out what to do with it. The XML tags are no more than glorified
delimiters, to
the extent that some have claimed that XML is the triumphant
reinvention of a
subset of LISP.

Hence (sorry this forum will strip out "superfluous" spaces):
<climate>
<temp>23.6</temp>
<humidity>65</humidity>
<assessment>comfortable</assessment>
</climate>

The canonical example of an XML "program" might be:
<line>10 PRINT "HELLO WORLD"</line>
<line>GOTO 10</line>
<line>RUN</line>

I suspect that your key issue will be understanding how XML is used
and abused
in AquaSuite.

Since XML is only text, you can use any text based editor - i.e. not
something
like MSWord. Many free "programming" editors have XML modes where the
syntax is
highlighted in colour. Where XML documents become baroquely complex,
there are
dedicated XML editors, e.g. from Altova. I hope you never need those!


------------------------------------------------------------------------


Re: OT: XML programming?

Tom Gardner
 

On 14/04/16 01:36, mechanic_2@charter.net [TekScopes] wrote:

I decided to put this to the most knowledgeable group on the web. Has anyone done any XML programming? If so could you please recommend a good book to help me learn XML?
XML is a very simple idea which can be baroquely complex and is used in arbitrarily complex ways.

XML is no more than a way of denoting the significance (I hesitate to say "meaning") of a piece of text, so that whatever is reading the text can figure out what to do with it. The XML tags are no more than glorified delimiters, to the extent that some have claimed that XML is the triumphant reinvention of a subset of LISP.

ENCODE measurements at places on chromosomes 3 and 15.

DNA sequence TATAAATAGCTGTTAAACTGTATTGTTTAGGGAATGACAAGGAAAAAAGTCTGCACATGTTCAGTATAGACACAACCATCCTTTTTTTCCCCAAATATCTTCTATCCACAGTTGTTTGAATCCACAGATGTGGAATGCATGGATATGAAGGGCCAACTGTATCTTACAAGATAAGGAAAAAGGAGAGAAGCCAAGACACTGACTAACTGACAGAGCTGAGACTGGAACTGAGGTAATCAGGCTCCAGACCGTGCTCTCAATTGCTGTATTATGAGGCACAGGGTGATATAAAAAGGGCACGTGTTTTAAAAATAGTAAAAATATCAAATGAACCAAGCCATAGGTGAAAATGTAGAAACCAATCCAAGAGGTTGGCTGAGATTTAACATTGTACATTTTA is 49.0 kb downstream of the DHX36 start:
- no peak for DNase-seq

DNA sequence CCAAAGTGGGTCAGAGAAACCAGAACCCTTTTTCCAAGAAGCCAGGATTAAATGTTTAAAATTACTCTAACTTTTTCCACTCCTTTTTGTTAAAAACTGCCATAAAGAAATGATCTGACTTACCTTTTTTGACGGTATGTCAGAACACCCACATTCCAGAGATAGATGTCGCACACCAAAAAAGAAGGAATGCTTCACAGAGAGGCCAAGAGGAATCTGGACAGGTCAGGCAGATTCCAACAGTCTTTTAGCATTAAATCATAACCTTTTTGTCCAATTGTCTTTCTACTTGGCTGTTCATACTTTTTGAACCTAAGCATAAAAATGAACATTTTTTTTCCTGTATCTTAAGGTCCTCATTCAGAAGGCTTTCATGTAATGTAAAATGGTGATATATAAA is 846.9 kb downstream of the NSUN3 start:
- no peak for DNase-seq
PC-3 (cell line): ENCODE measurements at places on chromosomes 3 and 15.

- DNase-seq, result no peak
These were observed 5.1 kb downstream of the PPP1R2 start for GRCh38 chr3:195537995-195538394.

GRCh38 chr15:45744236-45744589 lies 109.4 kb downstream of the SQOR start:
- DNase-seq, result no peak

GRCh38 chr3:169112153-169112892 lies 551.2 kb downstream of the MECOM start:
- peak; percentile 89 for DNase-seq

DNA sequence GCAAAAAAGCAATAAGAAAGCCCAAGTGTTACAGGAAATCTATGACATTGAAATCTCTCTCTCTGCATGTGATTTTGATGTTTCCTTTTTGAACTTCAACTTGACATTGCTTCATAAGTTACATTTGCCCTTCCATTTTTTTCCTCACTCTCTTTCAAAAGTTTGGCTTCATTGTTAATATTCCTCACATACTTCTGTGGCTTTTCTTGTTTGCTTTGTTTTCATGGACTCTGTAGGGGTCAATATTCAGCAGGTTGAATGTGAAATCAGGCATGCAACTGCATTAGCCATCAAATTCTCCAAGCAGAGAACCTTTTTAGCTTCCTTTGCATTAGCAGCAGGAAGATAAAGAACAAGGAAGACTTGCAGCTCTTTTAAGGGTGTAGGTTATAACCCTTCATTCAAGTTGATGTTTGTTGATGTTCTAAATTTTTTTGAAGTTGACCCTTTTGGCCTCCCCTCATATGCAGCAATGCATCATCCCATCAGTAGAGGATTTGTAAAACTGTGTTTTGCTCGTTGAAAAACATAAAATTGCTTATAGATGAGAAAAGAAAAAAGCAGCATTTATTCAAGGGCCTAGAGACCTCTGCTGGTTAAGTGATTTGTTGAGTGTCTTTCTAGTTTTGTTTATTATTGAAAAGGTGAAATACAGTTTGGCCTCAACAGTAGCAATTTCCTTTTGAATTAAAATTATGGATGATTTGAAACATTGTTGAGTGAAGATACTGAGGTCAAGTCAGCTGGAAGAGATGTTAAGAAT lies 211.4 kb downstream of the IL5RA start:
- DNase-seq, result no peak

Hence (sorry this forum will strip out "superfluous" spaces):
<climate>
<temp>23.6</temp>
<humidity>65</humidity>
<assessment>comfortable</assessment>
</climate>

The canonical example of an XML "program" might be:
<line>10 PRINT "HELLO WORLD"</line>
<line>GOTO 10</line>
<line>RUN</line>

I suspect that your key issue will be understanding how XML is used and abused in AquaSuite.

Since XML is only text, you can use any text based editor - i.e. not something like MSWord. Many free "programming" editors have XML modes where the syntax is highlighted in colour. Where XML documents become baroquely complex, there are dedicated XML editors, e.g. from Altova. I hope you never need those!


Re: TekScopes Moderator

Tom Gardner
 

On 14/04/16 09:56, Malcolm Hunter malcolm.r.hunter@gmail.com [TekScopes] wrote:

On 14 April 2016 at 09:49, Tom Gardner tggzzz@gmail.com [TekScopes] <
TekScopes@yahoogroups.com> wrote:

It is, however, prudent to consider how information can be duplicated
and/or
extracted in case the corporation "gets knocked down by a bus".
​That's why it's safer to go with the big names like Yahoo and Google. True
that none of them are guaranteed,​ but at least you know they have the